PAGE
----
the forum

30 November, 2007

To respond to the unanswered questions below, or to ask a reader's advice, simply e-mail:


Q My staff are clamouring for a Christmas party. What can we do that's both unusual and cheap?


The Revenue will allow you to lavish £150 of tax-deductible cash on each of your employees for Christmas entertainment . But you don't have to spend it at Christmas . Why not give

staff a cut of the Christmas profits and put

the money towards a fantastic blow-out in January, when hangovers are less likely to be a

problem for the business?

Judy, Humberside

Q Is it acceptable to sell bottled beers with slightly rusty caps?

A I've been offered discount stock with rusty caps and the beer inside has always been fine. As long as the bottle emits that familiar gasp of air when you

open it, you know the beer

is OK. Customers are understandably nervous

and I tend to

drink such stock myself or

offer it to regulars who

won't go

to the Environmental Health department.

Ron, Oxfordshire

Q Is a hibernating hedgehog a health hazard in my stock room?

A Yes - for the hedgehog. The poor creature is liable to get squashed by boxes and scalded by tea!

I can only assume the place is a bit of a dump and I'm guessing the hedgehog is sleeping on old cardboard . Many hedgehogs have fleas, but they won't be interested in you or your pets. Hedgehogs wake up a few times during hibernation and may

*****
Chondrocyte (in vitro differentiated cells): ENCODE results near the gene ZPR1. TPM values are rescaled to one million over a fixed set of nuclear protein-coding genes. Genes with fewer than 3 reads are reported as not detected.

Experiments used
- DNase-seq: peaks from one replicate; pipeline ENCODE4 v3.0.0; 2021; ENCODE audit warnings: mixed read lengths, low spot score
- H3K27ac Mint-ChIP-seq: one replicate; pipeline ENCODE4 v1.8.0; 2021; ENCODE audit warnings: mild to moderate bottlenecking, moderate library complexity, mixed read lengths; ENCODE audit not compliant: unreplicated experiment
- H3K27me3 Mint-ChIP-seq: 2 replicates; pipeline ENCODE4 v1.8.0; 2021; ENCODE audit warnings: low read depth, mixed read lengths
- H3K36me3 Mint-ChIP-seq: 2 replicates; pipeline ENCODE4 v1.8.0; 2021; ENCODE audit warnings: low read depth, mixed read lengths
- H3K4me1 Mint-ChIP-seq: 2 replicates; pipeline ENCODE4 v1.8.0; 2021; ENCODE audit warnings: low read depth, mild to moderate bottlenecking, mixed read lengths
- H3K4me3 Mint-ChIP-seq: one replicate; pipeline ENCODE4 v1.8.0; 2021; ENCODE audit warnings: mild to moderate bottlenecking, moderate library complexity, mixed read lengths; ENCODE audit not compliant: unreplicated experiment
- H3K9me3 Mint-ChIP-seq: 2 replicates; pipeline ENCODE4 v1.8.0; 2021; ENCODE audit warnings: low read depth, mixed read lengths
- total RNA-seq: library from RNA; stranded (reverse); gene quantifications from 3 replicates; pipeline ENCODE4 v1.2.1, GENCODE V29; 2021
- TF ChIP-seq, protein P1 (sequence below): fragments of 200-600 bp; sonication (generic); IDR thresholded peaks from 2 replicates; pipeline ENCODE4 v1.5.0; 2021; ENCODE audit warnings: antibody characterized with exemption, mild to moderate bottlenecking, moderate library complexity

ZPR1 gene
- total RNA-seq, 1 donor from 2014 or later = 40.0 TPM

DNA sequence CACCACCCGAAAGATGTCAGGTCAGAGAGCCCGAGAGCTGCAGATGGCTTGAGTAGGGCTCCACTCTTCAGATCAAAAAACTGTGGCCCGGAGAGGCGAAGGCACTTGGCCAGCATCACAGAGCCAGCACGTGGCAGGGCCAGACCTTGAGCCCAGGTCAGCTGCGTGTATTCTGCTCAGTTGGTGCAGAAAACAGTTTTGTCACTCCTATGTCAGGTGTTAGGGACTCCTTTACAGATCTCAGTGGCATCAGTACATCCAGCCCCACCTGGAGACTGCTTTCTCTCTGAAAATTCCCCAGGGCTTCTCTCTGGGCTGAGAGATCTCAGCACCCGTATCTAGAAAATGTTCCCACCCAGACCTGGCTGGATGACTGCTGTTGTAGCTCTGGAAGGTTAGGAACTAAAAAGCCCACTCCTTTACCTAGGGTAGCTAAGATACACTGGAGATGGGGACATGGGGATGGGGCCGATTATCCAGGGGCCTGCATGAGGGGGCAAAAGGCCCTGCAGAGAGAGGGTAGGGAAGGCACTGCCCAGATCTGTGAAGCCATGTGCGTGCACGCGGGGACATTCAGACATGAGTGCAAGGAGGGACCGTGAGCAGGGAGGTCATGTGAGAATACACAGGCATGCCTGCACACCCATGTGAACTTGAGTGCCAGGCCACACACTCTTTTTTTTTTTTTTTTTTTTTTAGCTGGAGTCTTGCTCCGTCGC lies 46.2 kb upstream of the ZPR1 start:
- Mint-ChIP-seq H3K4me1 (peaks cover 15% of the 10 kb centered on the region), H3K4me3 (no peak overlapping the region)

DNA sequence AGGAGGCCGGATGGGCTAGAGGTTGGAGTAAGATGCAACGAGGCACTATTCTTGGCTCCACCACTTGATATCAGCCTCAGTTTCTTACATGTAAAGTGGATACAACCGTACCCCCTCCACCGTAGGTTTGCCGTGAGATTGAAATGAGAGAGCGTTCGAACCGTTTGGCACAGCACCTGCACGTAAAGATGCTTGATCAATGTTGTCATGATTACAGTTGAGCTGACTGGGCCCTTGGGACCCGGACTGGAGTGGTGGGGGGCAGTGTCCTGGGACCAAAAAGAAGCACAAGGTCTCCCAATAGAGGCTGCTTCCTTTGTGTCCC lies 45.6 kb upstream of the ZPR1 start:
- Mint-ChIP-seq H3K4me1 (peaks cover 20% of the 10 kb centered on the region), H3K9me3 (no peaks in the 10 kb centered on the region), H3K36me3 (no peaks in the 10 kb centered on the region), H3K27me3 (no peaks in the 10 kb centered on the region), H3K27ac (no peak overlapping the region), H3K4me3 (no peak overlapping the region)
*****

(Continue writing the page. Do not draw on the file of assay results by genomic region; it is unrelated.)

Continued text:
like some water and cat food, but don't give them milk. I suggest you get the poor thing removed by a local animal rescue service.

Gill, Wilts

Q I am not doing any Christmas promotions this year and won't even decorate the shop. Will my sales be higher, lower or the same as a similar shop which gets into the swing of things?

Ron, Oxfordshire

Q I'm creating a fine wine zone inside a cellar I've just opened up to the public. Does it matter that anyone over six feet tall can't stand upright in it?

Mike, Cheshire

Cans more suited to beer

Q Are cans doomed as a packaging medium for beer as consumers drift towards bottles instead?

A It would appear not. In fact in 2006, according to research by the British Beer & Pub Association, 31.2 per cent of UK beer was sold in canned form - the highest percentage ever recorded. In 1974, less than 6 per cent of beer was sold in tinnies.

But you're right in pointing out the growing popularity of bottles, which are also enjoying their highest

ever share of the beer market (15.3 per cent). Both formats are chiefly benefiting from the declining popularity of draught beer, which is experiencing an all-time low of 53.2 per cent.

If you're wondering why those figures don't add up to 100, it's because the bottles we just mentioned are all non-returnables. Today, just 0.3 per cent of beer is sold in returnable bottles, compared to 33 per cent in 1961.

Although cans are less fashionable , because of their commodity image and perceived "metallic" flavour they give to the liquid, they are actually more suitable than most bottles as they protect beer from being light-struck and going "skunky".

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English wine: a happy harvest for Christmas

All across England and Wales, vineyards are being harvested. Down winding country lanes come armies of welly-wearing conscripts wielding secateurs and buckets, ready to reap the rewards of our vines. Happily they come, their cheeks ruddy with pride. Half an hour later they’re crawling over muddy clods with lacerated hands, drenched in claggy juice and cold sweat, as if ploughing through an endurance race.

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